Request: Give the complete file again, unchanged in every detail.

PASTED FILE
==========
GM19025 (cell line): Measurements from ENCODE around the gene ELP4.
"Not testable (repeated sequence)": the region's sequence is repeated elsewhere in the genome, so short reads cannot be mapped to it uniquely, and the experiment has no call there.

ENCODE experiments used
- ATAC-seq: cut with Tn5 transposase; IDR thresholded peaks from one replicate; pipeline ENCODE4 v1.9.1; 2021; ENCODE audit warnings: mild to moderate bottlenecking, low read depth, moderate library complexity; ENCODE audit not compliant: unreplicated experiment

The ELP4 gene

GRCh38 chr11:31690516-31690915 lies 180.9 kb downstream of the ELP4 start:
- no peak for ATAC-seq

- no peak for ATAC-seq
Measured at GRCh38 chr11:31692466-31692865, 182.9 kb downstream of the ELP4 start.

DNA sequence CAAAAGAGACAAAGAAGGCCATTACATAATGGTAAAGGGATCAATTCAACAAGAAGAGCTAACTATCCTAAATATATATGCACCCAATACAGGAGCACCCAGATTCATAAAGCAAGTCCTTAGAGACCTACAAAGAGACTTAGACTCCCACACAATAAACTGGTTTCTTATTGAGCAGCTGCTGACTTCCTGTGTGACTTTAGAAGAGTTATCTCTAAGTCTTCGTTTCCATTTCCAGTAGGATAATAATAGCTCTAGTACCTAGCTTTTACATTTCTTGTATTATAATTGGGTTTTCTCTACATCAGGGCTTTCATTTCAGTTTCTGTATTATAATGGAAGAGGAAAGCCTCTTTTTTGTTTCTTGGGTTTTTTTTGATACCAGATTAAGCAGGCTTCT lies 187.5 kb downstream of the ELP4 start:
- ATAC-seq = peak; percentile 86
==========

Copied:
GM19025 (cell line): Measurements from ENCODE around the gene ELP4.
"Not testable (repeated sequence)": the region's sequence is repeated elsewhere in the genome, so short reads cannot be mapped to it uniquely, and the experiment has no call there.

ENCODE experiments used
- ATAC-seq: cut with Tn5 transposase; IDR thresholded peaks from one replicate; pipeline ENCODE4 v1.9.1; 2021; ENCODE audit warnings: mild to moderate bottlenecking, low read depth, moderate library complexity; ENCODE audit not compliant: unreplicated experiment

The ELP4 gene

GRCh38 chr11:31690516-31690915 lies 180.9 kb downstream of the ELP4 start:
- no peak for ATAC-seq

- no peak for ATAC-seq
Measured at GRCh38 chr11:31692466-31692865, 182.9 kb downstream of the ELP4 start.

DNA sequence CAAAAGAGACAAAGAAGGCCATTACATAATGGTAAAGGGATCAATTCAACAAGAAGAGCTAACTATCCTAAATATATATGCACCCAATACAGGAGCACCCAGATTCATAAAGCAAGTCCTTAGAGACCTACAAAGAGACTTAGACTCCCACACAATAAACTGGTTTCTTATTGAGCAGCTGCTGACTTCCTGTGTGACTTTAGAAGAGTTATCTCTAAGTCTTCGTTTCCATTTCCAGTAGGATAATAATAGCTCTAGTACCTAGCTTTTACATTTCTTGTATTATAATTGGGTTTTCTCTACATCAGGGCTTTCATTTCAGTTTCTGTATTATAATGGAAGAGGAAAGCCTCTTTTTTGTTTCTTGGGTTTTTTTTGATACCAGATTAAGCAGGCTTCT lies 187.5 kb downstream of the ELP4 start:
- ATAC-seq = peak; percentile 86